UAE 'abusing, denying treatment' to terminally ill female detainee
Emirati authorities are denying a terminally ill cancer patient treatment and denying her regular contact with her family, Human Rights Watch (HRW) said on Tuesday.
Alia Abdel Nour, convicted on charges under terrorism laws in 2017, has her hands and feet shackled to a hospital bed day and night, family members said.
Prison guards allegedly told relatives in 2018 the chains would only be removed upon death.
Emirati security forces claim Abdel Nour is refusing the chemotherapy doctors ordered for her two years ago, but relatives say she was forced to sign a document stating she was refusing treatment. Doctors say she has only a few months to live.
Abdel Nour has also been denied regular visits, sometimes going without seeing family members for more than a month. Emirati law requires family members of prisoners with terminal illnesses be given unimpeded access for visitations.
"The cruel and senseless suffering Abdel Nour and her family have been subjected to blows the UAE's rhetoric around tolerance right out of the water," said Sarah Leah Whitson, Middle East and North Africa director of HRW.
"Abdel Nour should be allowed to spend her last days watched over by her family, not by prison guards who keep her shackled to a hospital bed."
Criminal proceedings against Abdel Nour were "married with due process violations", according to HRW. Arrested in July 2015, she was allegedly taken to a secret detention facility where she was held in a cold, dark room without windows or proper ventilation.
Security authorities denied her a mattress or blanket for more than two weeks, and she was forbade to sleep or pray, Abdel Nour told family members. She also claimed she was kept blindfolded while in solitary confinement for four months and denied regular access to the bathroom and contact with her family.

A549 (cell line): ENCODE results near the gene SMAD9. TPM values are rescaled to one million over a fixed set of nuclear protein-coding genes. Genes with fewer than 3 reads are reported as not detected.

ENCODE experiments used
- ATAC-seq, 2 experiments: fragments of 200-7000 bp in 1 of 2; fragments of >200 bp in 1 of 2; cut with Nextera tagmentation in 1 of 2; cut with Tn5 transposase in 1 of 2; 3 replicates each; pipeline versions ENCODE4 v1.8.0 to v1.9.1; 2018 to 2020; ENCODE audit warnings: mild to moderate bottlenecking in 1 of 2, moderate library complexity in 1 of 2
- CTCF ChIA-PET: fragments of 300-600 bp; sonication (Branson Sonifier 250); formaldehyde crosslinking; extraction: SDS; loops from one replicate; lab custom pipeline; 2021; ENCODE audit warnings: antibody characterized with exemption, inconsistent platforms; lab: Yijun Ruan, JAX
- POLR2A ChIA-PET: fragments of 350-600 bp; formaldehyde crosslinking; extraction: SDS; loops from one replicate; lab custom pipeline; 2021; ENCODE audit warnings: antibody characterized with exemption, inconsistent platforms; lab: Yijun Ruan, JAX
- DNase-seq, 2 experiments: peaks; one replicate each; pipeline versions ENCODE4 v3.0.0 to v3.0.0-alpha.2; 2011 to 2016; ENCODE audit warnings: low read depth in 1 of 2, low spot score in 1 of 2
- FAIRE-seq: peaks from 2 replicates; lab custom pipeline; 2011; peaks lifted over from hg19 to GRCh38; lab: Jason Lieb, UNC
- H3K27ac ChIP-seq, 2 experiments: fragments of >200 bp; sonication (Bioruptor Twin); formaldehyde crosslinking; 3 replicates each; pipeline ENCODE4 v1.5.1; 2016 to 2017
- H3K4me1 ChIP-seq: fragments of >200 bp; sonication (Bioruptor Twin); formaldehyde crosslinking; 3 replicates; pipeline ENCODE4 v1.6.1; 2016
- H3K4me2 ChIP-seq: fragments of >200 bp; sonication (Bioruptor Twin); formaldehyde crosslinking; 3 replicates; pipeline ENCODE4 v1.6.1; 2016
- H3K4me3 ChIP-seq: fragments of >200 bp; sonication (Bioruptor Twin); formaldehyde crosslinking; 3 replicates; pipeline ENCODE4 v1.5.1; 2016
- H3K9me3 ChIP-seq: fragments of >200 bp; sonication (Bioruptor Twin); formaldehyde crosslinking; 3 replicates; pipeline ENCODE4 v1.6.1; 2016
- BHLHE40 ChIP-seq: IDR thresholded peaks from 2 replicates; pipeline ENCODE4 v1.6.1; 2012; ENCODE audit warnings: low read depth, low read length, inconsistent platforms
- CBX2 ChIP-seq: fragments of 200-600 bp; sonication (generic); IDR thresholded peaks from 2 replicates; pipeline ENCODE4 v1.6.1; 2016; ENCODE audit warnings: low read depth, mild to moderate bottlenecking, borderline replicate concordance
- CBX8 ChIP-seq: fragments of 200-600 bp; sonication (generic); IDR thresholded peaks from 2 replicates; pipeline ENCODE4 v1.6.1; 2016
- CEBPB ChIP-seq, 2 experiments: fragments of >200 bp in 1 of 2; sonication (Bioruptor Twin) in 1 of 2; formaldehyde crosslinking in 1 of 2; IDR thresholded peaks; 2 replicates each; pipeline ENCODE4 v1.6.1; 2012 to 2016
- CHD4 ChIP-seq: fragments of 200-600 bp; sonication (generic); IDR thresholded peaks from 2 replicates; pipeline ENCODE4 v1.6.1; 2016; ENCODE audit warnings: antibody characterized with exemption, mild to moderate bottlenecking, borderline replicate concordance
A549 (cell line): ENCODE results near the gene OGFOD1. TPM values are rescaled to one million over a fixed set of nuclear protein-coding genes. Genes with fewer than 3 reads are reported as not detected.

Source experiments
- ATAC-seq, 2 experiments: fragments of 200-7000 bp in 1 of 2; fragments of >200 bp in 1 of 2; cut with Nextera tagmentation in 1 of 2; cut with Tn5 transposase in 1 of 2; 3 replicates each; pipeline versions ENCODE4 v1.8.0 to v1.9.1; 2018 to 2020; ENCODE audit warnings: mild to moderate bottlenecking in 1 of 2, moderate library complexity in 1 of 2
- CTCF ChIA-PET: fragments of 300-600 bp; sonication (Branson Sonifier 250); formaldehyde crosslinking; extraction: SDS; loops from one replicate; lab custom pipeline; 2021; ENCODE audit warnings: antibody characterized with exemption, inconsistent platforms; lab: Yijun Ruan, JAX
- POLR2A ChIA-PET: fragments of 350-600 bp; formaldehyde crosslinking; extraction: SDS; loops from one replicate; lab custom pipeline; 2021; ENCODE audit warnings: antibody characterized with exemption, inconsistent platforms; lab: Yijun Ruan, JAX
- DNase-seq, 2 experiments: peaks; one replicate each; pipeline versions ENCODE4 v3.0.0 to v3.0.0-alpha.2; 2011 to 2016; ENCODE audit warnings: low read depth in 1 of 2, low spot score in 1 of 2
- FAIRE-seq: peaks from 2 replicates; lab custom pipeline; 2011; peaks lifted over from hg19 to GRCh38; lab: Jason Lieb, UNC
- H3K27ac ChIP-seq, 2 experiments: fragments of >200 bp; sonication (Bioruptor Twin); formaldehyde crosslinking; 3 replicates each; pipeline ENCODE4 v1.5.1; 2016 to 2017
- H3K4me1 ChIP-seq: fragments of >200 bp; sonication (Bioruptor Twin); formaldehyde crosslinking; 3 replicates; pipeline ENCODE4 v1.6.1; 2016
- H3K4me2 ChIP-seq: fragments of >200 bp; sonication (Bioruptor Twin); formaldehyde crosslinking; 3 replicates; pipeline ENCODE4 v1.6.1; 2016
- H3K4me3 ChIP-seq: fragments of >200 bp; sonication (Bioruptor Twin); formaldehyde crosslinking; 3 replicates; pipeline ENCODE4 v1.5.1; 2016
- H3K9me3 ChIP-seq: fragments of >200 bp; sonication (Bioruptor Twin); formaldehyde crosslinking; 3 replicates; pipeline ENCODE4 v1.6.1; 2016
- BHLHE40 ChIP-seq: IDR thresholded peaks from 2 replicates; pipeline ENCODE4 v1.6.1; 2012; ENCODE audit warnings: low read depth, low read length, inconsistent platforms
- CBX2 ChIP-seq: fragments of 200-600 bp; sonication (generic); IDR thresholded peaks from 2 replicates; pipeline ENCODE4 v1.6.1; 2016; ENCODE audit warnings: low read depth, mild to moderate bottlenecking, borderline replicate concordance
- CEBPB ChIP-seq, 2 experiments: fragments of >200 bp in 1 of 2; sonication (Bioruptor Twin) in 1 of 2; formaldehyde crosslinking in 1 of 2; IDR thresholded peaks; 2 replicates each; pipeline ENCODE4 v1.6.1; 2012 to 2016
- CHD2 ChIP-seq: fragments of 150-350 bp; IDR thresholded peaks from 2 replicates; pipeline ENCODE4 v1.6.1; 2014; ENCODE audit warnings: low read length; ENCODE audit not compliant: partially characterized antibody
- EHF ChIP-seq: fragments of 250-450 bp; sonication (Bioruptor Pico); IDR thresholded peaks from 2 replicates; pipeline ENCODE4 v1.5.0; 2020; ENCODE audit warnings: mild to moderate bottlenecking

A month into her detention, Abdel Nour was diagnosed with breast cancer. Despite the diagnosis, security forces interrogated her while blindfolded and shackled, and threatened to torture her and her family, according to her relatives who say she was forced to sign a confession she could not read.
Abdel Nour was not informed of her charges until more than two years after her arrest, El Etihad reported. She was accused of financing terrorist groups and running websites which published news and information about al-Qaeda.
Her family members believe the charges are false but connected with small donations Abdel Nour made to Syrian families following the 2011 revolution.
Despite hunger strikes by Abdel Nour against her lack of access to medical treatment and protests by her lawyer against the charges, she was not moved to a hospital until November 2016.
Relatives of Abdel Nour have pleaded for a compassionate release on health grounds, which is permitted under Emirati law, but their requests have been denied without explanation.
The London-based International Campaign for Freedom in the United Arab Emirats (ICFUAE) released 'Alison', a short film based on Abdel Nour's case, in February.
In the film, Abdel Nour is transformed into Alison, a white British woman who is charged with funding terrorism after raising money for Syrian refugees.
"While heart wrenching, Abdel Nour's case is not unique," Whitson said. The UAE has been repeatedly accused by HRW and other human rights organisations of the torture and ill-treatment of detainees, and "serious violations" of due process in security-related cases.
British academic Matthew Hedges, who was jailed for months last year in the UAE after being accused of spying, alleges he was also forced to sign a confession.
"UAE leaders should divert their efforts from public relations campaigns to actually eradicating abuse and instituting the rule of law," said Whiston.